Open 8 am - 7 pm
info@Cherokeefunding.com
855-394-2274

Single Blog Title

This is a single blog caption

The High Risk and Hidden Costs of Self-Funding

//
Posted By
/
Comment0
/
Categories

No one likes to think about being unable to pay their bills—especially when these are expensive medical bills and living expenses that need to be covered after you’ve been injured in an accident that was no fault of your own. But, think about this: If you were injured in a personal injury accident what would you do? What funding streams would cover your costs?

What is Self-Funding?

Medical expenses from a personal injury accident can easily skyrocket to become hundreds of thousands of dollars. Easily. Do you have $100,000+ in your savings or your “rainy day” account? Most people don’t. 

Self-funding, or paying for your medical bills and accident-related fees on your own, is one option, but since most Americans don’t have $100,000 laying around in their couch cushions or stashed in their bank accounts, how would someone come up with money like this?

Charging these medical bills to your personal credit card(s), tapping into your 401(k), or asking friends and family may seem like a good immediate alternative funding stream, but in the long run, self-funding can cripple you—and those around you—financially.

“I’ll just charge it to my credit card.”

Good credit takes years to develop. The better your credit score, the more options you have. A decent credit score unlocks opportunity and lowers interest rates, especially when you’re looking to buy a home or a car. Bad credit equates to higher interest rates, meaning you’ll be paying more over time.

While personal injury plaintiffs may want to settle their medical bills and balances to zero with one swipe of their credit card, avoid accumulating credit card debt. Interest rates are on the rise. Right now, the average interest rate for a new credit card is 19.24 percent, and for existing accounts it’s 14.14 percent. And, don’t expect a zero percent promotional rate to last as long as you’ll need it to in order to decimate the debt. Promotional rates are temporary. On top of your growing debt and calculated interest, when you fail to pay the minimum payment, expect to also fork over an average penalty APR of 26.18 percent.

“I’ll just tap into my 401(k). This counts as an ‘immediate and heavy financial need,’ right?”

Many 401(k) plans do provide for elective deferrals for hardship distribution. Certain medical expenses from personal injury accidents may qualify as immediate and heavy, but know that when you take a hardship distribution from your 401(k), not only will you pay a 10 percent penalty, this money is also considered ordinary income, so normal tax rates apply.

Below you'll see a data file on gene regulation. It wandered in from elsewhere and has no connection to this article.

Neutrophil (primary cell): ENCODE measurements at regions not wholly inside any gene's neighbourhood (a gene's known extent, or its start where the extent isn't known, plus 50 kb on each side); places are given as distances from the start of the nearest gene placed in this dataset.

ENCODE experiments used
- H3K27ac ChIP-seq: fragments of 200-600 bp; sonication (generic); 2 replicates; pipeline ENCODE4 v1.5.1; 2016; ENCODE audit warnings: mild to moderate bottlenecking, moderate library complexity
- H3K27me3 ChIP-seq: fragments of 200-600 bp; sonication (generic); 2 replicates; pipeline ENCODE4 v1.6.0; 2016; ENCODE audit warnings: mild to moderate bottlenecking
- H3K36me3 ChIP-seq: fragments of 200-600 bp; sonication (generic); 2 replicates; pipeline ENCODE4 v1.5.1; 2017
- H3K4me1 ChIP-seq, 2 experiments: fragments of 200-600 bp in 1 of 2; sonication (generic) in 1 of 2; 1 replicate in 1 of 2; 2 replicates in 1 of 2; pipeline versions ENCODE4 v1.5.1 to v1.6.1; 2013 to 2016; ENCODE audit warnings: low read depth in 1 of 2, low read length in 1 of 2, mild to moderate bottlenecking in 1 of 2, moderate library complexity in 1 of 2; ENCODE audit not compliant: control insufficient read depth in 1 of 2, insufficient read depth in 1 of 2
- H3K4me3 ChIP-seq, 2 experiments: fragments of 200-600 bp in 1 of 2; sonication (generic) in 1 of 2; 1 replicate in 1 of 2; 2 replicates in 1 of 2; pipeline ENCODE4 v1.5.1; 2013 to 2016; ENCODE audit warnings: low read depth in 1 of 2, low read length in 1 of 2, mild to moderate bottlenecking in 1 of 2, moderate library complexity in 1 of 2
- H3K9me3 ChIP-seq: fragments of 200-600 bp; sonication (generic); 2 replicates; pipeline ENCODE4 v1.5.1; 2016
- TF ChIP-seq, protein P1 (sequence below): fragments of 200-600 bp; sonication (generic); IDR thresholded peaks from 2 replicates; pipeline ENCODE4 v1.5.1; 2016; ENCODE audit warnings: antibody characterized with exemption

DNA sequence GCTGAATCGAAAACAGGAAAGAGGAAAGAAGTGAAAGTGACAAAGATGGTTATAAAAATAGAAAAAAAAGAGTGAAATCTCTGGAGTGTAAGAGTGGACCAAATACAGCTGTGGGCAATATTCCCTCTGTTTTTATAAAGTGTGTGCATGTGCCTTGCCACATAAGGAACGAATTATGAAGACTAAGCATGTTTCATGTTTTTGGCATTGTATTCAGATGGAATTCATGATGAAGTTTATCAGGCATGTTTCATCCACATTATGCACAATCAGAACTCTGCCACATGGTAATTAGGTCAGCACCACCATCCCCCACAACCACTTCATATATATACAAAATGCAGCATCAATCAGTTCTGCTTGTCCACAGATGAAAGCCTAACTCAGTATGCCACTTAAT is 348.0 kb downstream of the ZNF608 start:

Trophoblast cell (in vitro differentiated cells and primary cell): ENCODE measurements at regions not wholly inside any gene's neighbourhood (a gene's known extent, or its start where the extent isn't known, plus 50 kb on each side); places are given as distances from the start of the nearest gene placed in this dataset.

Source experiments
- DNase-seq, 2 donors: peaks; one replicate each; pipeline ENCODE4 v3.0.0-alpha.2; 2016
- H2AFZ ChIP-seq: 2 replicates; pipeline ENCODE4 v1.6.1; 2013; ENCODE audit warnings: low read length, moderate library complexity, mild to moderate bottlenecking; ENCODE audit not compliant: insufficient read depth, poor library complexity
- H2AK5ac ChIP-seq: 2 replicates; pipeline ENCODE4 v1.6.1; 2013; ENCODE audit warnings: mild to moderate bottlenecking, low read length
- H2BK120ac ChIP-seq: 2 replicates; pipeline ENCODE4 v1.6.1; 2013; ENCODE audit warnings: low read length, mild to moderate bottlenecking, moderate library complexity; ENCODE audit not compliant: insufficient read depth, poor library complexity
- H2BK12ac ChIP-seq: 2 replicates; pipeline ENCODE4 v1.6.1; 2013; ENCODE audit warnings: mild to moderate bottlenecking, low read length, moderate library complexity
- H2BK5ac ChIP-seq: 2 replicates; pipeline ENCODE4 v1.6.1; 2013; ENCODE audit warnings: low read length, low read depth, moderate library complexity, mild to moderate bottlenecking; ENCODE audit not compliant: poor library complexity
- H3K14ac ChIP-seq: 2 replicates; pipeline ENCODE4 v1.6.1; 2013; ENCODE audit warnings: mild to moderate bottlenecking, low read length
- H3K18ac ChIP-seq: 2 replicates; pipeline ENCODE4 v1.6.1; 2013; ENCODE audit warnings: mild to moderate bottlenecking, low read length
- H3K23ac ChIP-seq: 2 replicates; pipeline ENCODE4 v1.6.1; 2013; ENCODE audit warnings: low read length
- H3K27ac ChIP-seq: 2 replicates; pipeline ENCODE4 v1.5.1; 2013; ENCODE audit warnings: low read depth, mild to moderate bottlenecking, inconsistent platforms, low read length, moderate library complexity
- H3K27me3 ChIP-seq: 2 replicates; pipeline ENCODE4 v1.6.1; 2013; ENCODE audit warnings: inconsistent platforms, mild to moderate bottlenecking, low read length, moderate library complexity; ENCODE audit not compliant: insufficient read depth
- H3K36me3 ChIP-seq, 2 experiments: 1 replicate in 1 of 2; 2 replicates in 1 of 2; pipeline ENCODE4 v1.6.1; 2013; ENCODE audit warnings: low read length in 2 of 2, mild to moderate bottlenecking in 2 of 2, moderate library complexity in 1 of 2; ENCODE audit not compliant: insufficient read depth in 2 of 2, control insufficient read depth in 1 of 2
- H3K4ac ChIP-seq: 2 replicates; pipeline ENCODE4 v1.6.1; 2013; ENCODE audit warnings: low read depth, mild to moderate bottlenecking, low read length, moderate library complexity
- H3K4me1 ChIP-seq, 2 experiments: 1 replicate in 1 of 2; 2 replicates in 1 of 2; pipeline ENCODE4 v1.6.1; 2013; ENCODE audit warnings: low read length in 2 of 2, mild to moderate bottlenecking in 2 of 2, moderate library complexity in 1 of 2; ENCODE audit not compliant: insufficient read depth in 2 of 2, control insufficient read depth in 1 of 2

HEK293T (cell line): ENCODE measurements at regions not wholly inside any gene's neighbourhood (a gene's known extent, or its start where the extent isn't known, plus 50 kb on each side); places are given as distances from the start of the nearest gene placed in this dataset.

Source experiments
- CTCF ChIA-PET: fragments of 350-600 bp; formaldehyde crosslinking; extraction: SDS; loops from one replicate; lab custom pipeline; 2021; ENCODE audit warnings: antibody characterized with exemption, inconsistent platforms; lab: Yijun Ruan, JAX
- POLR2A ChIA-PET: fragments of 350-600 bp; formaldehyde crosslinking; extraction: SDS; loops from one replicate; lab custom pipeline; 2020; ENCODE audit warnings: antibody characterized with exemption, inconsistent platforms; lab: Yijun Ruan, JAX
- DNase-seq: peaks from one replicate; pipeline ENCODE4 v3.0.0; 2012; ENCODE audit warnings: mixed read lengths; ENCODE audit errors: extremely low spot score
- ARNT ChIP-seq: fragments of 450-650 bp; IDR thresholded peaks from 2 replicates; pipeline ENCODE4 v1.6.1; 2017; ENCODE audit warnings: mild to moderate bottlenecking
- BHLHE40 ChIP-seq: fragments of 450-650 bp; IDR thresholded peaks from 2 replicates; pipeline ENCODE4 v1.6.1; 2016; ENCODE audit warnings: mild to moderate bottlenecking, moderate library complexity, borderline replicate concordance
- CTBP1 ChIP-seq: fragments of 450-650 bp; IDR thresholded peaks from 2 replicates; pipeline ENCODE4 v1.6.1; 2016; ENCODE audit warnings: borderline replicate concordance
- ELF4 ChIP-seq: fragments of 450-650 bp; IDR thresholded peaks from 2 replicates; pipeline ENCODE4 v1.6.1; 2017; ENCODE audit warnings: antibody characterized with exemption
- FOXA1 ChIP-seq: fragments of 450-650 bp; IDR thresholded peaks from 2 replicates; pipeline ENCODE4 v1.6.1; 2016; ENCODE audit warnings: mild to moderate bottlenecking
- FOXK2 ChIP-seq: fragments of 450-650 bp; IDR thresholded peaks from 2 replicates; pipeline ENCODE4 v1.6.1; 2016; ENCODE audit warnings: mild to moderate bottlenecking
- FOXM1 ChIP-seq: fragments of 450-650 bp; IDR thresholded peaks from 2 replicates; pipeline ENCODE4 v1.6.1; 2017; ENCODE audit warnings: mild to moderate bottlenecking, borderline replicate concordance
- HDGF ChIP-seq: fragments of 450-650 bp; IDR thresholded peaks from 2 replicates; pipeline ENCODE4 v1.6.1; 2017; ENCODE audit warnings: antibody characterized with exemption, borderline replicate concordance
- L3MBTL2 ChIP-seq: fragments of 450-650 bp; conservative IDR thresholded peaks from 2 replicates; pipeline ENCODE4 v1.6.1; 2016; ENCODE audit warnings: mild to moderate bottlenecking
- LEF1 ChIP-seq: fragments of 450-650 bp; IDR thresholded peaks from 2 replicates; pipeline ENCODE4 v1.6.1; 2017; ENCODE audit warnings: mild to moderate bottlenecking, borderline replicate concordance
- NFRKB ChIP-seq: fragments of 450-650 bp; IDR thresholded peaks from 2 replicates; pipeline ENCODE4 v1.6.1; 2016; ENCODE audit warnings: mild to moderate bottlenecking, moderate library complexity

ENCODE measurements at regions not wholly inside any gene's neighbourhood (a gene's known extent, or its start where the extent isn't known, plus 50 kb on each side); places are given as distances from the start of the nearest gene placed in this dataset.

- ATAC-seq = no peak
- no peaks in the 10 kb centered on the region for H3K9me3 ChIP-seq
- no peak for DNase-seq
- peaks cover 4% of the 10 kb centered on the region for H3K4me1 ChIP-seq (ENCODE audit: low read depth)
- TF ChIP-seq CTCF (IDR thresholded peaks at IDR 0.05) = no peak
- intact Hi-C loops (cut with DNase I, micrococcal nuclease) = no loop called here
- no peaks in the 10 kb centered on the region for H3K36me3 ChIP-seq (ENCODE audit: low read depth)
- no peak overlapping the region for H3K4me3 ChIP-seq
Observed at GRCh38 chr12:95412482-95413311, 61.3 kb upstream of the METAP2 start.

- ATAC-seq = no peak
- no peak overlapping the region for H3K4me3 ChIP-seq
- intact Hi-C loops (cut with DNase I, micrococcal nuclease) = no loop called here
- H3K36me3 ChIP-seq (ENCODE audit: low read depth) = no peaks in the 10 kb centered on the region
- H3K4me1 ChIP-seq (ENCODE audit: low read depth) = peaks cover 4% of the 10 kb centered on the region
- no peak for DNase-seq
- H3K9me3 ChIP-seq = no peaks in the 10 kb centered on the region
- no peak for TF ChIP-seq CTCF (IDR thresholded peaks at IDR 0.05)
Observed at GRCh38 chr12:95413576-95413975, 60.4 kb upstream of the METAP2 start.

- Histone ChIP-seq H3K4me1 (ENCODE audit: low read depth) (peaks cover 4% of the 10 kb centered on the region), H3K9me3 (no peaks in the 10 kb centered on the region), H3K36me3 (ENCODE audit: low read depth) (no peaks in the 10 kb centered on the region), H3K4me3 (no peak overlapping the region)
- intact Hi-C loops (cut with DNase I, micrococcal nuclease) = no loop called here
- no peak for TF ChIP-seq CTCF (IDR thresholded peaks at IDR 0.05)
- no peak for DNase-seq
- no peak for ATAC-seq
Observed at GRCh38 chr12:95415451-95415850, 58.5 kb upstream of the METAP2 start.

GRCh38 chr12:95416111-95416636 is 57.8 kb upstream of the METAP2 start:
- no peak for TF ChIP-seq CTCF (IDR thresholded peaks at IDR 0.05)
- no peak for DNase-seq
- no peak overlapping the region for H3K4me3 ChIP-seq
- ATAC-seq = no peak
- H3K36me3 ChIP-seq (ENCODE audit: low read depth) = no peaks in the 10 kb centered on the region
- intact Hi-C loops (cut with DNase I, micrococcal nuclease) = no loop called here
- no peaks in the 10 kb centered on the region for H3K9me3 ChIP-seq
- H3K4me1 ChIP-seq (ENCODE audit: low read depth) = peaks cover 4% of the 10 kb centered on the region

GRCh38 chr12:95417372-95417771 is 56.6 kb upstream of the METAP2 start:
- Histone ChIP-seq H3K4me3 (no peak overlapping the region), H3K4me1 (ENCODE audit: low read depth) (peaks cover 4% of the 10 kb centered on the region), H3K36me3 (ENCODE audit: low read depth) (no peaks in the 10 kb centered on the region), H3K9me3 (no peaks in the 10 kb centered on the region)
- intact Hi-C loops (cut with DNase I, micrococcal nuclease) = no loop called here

Taking money from a 401(k) is not a loan, so hardship distributions aren’t ever repaid. As the IRS states, “Thus, a hardship distribution permanently reduces the employee’s account balance under the plan.”

Reaching into a 401(k) is like stealing money from your future self and getting taxed for it. What could that money be earning for you if you were to leave it there instead?

“I’ll just ask my friends and family for help.”

Friends and family can only do so much. If you had seven willing family members who agreed to help you tackle your $100,000 of medical bills, they’d each be giving you a check for about $14,290. Do you have seven relatives who’d be willing and able to share that amount of money with you without any strings attached or stipulations?

In a moment of need, close relatives and friends may be eager to help, but you also need to consider the future. What’s your plan for paying these family members back? Who will you pay back first? How might owing seven payments of $14,290 to your family members strain your relationships with them? How might this debt affect your life and living expenses moving forward? 

Medical Funding is a Smarter Option

Medical funding is another alternative to self-funding. Receiving money through non-recourse funding sources allows you to cover the cost of medical bills and living expenses like rent, utility bills, and car payments, while your case works its way through the court system—without crippling your financial record. Non-recourse means you only pay the money back if and when you win or settle your case.

Keep your credit cards in your wallet, the money in your 401(k) where it belongs, and your friends and family out of your financial arrangements. Medical funding is the smarter choice.

Leave a Reply